The Australian Government established a new Royal Commission yesterday tasked with examining the failings of the Northern Territory’s child protection and juvenile justice systems since 2006.

This new Royal Commission is one of many recent public inquiries in Australia with a focus on child protection issues. It will operate alongside the current Royal Commission into Institutional Responses to Child Sexual Abuse, which, in September 2014, examined the mistreatment of many Aboriginal children between 1945 and 1980 at the Retta Dixon Home in Darwin.

Background to the new Royal Commission

The new Royal Commission is the Australian Government’s response to a Four Corner’s investigation televised on the ABC on Monday evening. The program included footage from 2014 of the tear gassing and other mistreatment of children and young people as young as 10 held at the Don Dale Youth Detention Centre located just outside Darwin.

The mistreatment included:

  • Isolation in solitary confinement for over 72 hours;
  • Deprivation of water;
  • Tear gassing in confined spaces;
  • Use of mechanical restraints and cuffing;
  • Offensive conduct by officers.

All of these methods have been prohibited by law in juvenile detention centres in New South Wales since 1987.

What also material is the fact that 95% of children and young people held in juvenile detention centres in the Northern Territory are Aboriginal or Torres Strait Islander.

But despite two previous inquiries into the incident, why did it take so long for Australia to see this type of response, which has included the sacking of former Commissioner Ken Middlebrook and a police investigation into the treatment?

What will the new Royal Commission examine?

The Australian Government issued the Royal Commission’s terms of reference yesterday.

Specifically, the Royal Commission has been asked to examine:

  1. failings in the child protection and youth detention systems of the Government of the Northern Territory since 2006;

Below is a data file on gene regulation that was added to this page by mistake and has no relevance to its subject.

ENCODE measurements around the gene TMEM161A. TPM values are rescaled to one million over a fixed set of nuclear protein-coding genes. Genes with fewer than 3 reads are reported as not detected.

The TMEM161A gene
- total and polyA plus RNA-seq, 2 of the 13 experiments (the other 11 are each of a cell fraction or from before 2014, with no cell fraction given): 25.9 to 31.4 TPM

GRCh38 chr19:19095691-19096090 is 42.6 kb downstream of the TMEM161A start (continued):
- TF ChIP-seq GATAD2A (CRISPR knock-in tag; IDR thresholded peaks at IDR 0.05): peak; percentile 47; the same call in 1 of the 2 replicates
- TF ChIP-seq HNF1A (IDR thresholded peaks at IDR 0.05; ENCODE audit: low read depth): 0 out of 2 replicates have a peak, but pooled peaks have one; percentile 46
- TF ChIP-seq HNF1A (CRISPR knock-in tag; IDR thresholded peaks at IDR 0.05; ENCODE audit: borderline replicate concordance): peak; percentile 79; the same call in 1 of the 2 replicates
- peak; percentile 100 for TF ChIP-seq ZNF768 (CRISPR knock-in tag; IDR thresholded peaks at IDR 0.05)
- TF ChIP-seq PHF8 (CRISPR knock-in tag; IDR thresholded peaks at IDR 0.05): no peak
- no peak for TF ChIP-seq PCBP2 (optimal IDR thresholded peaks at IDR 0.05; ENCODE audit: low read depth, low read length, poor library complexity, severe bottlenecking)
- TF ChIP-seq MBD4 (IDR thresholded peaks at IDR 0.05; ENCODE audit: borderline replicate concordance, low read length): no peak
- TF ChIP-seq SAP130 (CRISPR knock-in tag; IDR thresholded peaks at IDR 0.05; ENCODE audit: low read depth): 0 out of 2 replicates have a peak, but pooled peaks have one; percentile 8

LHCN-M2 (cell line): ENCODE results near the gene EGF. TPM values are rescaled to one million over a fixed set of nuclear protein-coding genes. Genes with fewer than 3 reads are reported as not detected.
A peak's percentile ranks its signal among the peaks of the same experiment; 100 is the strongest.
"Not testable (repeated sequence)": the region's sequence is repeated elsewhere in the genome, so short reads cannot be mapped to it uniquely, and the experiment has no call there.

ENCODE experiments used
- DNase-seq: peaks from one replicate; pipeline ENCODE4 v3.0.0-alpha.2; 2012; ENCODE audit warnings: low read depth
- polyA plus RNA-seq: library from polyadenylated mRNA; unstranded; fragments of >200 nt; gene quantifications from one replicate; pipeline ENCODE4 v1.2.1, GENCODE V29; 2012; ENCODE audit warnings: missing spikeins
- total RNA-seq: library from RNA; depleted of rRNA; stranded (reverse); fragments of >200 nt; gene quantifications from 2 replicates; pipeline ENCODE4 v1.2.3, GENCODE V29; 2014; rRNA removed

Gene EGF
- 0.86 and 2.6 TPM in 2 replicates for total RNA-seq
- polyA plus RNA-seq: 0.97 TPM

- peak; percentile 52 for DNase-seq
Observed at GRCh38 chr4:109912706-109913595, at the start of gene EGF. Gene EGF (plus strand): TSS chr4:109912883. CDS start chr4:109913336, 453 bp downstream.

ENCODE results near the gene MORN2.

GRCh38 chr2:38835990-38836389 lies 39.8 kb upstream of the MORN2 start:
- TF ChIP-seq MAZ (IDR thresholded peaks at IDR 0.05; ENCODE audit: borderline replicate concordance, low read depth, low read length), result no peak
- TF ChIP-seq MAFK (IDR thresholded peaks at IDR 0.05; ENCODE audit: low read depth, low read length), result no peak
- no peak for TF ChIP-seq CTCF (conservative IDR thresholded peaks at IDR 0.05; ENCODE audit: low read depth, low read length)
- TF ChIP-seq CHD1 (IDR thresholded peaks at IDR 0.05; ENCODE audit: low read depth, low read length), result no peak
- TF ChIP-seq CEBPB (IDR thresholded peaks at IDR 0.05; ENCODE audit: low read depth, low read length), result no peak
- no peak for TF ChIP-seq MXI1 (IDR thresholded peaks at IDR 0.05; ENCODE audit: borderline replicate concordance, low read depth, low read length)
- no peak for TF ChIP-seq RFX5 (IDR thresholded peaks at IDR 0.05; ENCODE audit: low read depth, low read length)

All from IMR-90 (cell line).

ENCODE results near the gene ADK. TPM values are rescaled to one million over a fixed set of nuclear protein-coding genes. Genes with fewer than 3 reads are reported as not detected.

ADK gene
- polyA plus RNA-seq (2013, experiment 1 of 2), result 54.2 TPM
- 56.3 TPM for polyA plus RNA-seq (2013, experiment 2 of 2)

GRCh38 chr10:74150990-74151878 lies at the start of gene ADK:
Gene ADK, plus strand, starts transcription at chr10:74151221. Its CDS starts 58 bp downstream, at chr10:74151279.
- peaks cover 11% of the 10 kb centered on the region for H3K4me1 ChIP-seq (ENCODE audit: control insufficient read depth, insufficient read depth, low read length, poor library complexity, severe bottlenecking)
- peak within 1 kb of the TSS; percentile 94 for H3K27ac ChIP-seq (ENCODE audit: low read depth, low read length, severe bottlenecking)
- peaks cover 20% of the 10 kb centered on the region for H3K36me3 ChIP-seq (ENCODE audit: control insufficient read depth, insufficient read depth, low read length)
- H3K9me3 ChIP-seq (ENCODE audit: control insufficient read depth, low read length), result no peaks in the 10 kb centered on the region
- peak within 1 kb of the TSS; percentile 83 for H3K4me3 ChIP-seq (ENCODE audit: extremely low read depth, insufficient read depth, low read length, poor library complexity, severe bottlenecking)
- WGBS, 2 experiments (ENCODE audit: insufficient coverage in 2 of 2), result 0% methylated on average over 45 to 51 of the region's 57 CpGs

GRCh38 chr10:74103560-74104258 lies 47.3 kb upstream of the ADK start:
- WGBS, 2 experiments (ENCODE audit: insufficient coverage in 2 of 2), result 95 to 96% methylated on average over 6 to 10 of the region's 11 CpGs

2. the effectiveness of any oversight mechanisms and safeguards to ensure the treatment of detainees was appropriate;
  3. cultural and management issues that may exist within the Northern Territory youth detention system;
  4. whether the treatment of detainees breached laws or the detainees’ human rights; and
  5. whether more should have been done by the Government of the Northern Territory to take appropriate measures to prevent the reoccurrence of inappropriate treatment.

The Royal Commission will also make recommendations about legal, cultural, administrative and management reforms to prevent inappropriate treatment of children and young persons in detention, and what improvements can be made to the child protection system.

What might we hope to see happen? 

We already have the evidence base to substantially change the corrections and juvenile justice systems in Australia, but particularly in the Northern Territory. We also know that a holistic response is required, one beyond the corrections and juvenile justice environment. What we need now is the political will and leadership to implement change.

We can only hope that Australian Governments implement the recommendations of this Royal Commission, rather than ignore them to the detriment of children and young people, as was the case with the Royal Commission into Aboriginal Deaths in Custody that took place in 1987.